First, invest in sustainable infrastructure. Infrastructure investments are an effective way of boosting economic activity and creating jobs. But what kind of infrastructure should be built? Data from the 2008-09 financial crisis shows that South Korea, which directed 80% of its stimulus towards green measures, rebounded faster than other economies in the Organisation for Economic Co-operation and Development (OECD). In the recovery package developed by the United States in response to the Great Recession about a decade ago, investments in clean energy and public transport created more jobs than traditional investments.

India too should increase support for renewable energy, particularly rooftop solar. Decentralized solar power can help spread critical services in remote regions if the upfront capital constraints can be addressed. It should revisit the potential import duties on solar panels, since this may not increase domestic production, but may raise the cost of solar power.

Similarly, scaling up the electrification and adoption of public transport will be critically important to reduce traffic congestion and air pollution. This should involve closer coordination with the electricity sector, and a greater focus on vehicle-charging infrastructure. Continued investment in cold storage facilities and supply chains will ensure the preservation and timely delivery of agricultural produce, and reduce losses to farmers.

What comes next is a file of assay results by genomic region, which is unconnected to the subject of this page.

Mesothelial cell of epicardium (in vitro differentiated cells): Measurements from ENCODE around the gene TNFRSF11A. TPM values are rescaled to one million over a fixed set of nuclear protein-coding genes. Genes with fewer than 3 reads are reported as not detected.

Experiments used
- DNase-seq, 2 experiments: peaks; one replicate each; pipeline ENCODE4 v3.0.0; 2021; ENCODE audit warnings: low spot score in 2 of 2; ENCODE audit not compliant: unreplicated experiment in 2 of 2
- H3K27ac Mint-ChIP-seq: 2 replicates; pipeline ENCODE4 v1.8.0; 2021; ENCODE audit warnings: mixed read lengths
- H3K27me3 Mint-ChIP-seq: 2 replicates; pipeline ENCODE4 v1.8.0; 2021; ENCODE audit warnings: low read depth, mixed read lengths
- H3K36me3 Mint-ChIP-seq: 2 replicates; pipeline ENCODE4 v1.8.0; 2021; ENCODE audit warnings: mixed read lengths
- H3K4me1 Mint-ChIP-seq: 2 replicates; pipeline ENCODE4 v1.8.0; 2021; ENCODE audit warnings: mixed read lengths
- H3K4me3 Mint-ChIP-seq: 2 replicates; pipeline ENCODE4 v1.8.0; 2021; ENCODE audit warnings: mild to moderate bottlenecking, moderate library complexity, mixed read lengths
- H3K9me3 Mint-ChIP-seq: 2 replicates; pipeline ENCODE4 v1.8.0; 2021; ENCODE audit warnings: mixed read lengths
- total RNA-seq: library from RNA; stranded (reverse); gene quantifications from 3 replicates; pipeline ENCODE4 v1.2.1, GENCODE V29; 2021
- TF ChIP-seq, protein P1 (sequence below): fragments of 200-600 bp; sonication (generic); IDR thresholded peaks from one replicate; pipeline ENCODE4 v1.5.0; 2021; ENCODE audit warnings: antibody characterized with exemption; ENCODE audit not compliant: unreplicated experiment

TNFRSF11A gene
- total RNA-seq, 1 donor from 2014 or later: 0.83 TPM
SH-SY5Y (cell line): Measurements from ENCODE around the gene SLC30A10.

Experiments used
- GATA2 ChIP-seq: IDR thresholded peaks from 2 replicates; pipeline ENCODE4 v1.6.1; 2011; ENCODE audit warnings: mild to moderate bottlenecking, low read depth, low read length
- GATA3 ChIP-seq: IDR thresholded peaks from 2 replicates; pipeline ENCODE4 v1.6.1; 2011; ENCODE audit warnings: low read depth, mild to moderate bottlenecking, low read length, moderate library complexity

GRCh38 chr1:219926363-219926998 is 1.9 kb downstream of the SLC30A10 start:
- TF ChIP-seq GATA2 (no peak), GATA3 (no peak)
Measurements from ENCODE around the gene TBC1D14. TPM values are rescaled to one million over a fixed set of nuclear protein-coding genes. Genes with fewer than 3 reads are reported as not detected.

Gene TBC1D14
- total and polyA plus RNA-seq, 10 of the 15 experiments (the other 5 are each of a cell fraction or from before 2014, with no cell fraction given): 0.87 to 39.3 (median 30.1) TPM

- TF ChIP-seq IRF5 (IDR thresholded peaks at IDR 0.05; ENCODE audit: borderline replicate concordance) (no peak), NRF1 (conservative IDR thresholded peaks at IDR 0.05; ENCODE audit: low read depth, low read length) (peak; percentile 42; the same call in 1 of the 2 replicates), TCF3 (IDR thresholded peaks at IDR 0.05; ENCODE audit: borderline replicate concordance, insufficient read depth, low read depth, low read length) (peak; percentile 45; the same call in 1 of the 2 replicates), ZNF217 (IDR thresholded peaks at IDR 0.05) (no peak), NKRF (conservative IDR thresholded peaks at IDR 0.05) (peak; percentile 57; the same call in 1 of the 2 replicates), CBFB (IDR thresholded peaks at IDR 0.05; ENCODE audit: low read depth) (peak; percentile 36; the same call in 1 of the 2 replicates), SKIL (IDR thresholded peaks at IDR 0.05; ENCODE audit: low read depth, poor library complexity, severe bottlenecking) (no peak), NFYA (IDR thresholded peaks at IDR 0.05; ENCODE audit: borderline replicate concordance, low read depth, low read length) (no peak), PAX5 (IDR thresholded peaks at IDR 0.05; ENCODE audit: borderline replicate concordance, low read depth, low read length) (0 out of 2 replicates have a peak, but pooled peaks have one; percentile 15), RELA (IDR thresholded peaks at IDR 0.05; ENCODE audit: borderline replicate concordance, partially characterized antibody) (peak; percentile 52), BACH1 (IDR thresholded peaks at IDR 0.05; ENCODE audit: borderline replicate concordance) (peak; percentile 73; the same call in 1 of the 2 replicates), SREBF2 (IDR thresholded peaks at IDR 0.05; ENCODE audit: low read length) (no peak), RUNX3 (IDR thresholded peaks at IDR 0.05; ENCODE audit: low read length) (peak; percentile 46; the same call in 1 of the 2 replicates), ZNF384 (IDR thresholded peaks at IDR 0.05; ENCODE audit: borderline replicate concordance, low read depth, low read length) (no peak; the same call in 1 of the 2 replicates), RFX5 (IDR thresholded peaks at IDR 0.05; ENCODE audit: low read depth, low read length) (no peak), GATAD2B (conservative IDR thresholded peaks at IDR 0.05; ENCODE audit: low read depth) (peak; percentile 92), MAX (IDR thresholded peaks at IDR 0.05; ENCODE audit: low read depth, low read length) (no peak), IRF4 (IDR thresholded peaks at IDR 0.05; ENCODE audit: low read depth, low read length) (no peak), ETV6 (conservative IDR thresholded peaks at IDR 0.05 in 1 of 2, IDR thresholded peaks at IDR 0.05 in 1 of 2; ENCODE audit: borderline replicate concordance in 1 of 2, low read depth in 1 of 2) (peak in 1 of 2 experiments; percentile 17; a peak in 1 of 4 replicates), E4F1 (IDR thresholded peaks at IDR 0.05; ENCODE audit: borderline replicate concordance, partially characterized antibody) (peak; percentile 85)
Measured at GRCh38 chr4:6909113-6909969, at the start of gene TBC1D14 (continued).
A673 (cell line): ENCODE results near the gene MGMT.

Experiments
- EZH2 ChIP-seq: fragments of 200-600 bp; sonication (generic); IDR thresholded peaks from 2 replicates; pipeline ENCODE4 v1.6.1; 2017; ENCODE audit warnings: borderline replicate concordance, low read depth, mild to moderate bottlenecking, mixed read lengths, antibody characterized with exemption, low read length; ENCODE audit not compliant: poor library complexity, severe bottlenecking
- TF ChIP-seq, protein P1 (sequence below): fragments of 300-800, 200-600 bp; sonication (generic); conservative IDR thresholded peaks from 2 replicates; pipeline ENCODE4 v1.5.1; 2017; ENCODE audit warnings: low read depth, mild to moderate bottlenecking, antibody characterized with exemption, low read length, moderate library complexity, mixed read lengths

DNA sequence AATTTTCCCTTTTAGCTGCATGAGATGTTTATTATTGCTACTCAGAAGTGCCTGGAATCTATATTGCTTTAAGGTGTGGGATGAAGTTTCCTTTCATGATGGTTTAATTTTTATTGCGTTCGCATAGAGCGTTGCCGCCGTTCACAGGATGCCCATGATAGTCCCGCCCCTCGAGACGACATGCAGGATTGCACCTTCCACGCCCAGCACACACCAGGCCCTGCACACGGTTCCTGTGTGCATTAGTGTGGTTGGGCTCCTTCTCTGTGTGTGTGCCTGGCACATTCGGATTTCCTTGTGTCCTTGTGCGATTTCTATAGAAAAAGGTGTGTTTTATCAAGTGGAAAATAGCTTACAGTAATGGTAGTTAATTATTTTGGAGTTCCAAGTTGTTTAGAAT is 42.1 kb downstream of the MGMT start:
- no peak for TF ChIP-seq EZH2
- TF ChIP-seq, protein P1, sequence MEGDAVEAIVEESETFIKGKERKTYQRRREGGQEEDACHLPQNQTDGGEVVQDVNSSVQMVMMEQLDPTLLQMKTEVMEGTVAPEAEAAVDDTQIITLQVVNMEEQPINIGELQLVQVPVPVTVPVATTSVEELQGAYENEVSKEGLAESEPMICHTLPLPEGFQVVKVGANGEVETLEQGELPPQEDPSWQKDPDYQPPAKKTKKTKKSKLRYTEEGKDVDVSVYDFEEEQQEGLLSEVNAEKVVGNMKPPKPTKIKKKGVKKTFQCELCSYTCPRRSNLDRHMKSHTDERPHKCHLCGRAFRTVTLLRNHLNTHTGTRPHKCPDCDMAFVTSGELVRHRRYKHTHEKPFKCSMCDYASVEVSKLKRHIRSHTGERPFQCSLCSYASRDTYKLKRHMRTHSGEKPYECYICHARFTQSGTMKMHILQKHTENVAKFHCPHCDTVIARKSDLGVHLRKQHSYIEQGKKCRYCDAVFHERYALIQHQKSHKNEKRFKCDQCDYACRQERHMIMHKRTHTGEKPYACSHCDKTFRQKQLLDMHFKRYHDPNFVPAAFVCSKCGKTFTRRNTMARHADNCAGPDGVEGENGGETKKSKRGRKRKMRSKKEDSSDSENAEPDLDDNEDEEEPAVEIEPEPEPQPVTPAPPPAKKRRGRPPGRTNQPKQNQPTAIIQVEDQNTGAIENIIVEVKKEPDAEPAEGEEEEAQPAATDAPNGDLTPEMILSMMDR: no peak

Second, build resilience of the most vulnerable. About 90% of India’s workforce is informally employed, which includes gig economy workers. This population is extremely vulnerable to economic shocks and needs greater access to formal credit and social safety nets such as insurance and pension schemes.